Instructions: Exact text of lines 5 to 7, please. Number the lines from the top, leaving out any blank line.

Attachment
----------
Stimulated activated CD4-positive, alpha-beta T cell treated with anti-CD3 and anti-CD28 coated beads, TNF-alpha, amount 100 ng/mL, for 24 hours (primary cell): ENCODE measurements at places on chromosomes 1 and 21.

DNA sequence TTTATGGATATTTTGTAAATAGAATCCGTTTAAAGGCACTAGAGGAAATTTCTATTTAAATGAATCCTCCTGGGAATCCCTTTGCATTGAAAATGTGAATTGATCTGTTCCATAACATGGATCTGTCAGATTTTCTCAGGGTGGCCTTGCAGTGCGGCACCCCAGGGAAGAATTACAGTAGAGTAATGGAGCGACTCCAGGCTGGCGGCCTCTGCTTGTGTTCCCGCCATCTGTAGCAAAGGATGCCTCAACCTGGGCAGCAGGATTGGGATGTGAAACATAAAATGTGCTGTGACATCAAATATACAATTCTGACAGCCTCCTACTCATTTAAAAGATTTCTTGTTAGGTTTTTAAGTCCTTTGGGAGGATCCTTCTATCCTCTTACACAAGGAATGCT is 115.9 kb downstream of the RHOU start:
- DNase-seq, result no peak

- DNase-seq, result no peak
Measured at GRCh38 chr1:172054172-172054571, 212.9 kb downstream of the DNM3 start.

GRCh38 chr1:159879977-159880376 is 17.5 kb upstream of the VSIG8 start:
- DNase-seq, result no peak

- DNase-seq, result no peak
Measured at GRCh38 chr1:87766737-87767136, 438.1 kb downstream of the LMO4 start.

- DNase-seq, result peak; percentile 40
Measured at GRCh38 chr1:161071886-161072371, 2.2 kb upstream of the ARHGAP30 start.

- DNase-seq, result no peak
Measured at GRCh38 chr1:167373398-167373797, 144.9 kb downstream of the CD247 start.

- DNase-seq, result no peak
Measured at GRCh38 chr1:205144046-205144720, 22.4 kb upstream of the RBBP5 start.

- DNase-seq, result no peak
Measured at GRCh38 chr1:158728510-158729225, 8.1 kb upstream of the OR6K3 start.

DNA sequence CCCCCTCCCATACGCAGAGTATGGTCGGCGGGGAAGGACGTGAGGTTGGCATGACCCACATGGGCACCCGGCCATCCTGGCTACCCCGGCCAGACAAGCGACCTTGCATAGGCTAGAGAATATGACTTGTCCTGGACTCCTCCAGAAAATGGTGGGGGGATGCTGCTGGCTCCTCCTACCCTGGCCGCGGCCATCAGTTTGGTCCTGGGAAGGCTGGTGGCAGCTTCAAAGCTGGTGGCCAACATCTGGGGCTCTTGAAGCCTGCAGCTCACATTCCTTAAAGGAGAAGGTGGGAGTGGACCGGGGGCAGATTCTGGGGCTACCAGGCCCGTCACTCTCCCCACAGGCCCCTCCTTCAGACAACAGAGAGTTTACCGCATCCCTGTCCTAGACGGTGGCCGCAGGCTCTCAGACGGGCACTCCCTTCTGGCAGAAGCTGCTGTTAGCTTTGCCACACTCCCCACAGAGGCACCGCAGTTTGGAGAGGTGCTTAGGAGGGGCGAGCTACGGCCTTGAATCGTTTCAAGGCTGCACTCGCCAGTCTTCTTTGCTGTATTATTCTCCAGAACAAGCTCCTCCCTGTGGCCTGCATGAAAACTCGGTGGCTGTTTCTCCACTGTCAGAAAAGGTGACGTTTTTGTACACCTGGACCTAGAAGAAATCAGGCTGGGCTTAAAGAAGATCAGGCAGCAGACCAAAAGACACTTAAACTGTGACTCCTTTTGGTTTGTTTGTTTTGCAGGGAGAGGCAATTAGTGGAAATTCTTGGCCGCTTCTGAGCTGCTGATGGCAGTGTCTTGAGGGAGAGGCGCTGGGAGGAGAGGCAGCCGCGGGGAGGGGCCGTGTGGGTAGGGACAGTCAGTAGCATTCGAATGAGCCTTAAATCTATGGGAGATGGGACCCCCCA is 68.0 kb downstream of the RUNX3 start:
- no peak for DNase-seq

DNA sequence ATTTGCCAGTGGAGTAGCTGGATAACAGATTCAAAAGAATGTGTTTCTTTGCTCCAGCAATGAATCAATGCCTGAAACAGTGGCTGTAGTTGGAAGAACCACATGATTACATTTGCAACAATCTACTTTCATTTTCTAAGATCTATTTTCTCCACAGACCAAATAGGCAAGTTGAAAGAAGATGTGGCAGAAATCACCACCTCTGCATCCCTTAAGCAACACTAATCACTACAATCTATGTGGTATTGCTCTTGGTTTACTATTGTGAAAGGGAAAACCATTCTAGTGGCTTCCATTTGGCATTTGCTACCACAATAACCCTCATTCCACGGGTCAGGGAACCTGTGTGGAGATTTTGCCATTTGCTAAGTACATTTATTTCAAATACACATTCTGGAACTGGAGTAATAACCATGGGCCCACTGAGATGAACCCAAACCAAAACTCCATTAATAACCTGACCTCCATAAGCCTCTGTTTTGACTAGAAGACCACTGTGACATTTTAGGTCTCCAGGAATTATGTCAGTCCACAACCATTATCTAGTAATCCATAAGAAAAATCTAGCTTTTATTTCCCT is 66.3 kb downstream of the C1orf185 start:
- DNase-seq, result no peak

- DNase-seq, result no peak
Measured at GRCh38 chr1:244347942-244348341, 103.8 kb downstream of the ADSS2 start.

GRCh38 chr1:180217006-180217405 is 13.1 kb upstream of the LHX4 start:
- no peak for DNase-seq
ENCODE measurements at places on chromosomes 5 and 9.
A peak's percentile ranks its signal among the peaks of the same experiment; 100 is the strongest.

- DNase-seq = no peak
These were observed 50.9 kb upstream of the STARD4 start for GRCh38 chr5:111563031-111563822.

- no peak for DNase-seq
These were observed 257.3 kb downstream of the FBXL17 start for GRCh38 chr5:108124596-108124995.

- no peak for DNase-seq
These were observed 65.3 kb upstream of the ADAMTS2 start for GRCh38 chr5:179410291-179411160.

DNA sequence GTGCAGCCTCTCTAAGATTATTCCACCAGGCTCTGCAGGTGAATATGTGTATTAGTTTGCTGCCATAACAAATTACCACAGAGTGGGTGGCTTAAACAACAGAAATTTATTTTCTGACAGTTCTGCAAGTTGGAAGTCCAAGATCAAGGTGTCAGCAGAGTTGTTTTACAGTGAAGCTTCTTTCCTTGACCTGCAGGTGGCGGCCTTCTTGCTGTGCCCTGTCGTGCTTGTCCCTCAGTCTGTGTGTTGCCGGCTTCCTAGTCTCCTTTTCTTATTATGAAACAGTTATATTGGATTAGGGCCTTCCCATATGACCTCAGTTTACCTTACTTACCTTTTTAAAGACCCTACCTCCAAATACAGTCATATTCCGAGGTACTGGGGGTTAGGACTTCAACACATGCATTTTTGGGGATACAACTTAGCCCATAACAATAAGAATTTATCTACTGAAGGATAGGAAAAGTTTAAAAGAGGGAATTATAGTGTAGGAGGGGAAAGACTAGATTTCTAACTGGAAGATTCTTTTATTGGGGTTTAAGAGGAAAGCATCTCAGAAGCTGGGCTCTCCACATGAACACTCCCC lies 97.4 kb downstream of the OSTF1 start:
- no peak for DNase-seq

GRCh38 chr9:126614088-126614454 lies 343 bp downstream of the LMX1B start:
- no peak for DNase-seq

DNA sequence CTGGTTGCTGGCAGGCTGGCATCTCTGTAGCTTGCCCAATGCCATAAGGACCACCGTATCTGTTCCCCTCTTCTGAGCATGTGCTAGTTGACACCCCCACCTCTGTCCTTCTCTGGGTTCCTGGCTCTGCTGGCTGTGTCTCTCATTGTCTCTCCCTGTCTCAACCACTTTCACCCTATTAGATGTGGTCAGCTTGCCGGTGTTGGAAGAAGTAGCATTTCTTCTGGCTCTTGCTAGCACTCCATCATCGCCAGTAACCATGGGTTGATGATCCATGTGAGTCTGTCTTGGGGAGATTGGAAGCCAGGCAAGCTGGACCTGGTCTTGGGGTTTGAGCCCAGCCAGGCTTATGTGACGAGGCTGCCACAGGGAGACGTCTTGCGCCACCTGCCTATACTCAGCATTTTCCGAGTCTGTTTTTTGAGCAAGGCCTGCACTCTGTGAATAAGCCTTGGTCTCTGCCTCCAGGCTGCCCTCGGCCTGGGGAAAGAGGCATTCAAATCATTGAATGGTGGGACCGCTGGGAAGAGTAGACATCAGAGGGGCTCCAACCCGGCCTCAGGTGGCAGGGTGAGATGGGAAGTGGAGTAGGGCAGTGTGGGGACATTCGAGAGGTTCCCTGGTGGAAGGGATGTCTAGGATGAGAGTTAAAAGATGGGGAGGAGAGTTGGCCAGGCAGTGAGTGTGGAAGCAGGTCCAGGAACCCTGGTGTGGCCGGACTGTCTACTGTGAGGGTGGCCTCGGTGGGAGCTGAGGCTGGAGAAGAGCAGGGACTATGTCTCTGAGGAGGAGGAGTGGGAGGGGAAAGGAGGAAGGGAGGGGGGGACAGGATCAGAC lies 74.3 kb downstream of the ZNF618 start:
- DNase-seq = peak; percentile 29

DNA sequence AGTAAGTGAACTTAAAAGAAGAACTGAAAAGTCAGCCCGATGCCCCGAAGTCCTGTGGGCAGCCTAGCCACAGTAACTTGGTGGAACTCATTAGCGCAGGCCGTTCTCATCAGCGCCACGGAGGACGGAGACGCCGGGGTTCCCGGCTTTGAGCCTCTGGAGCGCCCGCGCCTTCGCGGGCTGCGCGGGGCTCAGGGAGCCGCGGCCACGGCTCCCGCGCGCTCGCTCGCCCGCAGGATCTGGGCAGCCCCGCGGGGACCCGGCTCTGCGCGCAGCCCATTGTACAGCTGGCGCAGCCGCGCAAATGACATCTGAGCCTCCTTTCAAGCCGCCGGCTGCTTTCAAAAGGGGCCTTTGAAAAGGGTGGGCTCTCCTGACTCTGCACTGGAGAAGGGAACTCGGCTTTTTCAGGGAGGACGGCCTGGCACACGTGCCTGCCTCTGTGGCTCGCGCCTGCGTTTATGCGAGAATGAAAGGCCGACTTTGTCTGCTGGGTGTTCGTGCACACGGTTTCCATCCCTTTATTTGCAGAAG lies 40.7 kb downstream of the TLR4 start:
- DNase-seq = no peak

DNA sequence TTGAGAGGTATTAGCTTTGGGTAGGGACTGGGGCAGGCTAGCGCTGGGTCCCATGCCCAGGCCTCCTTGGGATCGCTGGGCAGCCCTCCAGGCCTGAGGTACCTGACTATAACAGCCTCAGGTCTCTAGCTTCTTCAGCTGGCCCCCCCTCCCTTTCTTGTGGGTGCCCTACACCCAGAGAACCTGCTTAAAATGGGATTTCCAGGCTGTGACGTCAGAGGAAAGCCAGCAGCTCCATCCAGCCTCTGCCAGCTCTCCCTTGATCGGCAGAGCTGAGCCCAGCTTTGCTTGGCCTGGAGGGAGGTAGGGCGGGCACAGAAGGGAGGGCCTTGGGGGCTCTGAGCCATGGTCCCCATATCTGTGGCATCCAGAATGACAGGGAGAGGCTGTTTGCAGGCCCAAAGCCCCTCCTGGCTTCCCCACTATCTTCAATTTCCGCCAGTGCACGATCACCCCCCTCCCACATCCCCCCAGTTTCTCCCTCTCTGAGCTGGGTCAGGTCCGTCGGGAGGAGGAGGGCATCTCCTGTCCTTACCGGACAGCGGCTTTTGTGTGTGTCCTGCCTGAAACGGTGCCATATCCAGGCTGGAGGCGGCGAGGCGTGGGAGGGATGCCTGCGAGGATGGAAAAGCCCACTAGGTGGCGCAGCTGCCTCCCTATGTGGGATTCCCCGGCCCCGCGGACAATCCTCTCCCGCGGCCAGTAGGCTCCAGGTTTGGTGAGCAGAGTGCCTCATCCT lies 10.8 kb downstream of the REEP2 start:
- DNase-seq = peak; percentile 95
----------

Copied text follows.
Measured at GRCh38 chr1:172054172-172054571, 212.9 kb downstream of the DNM3 start.

GRCh38 chr1:159879977-159880376 is 17.5 kb upstream of the VSIG8 start:
- DNase-seq, result no peak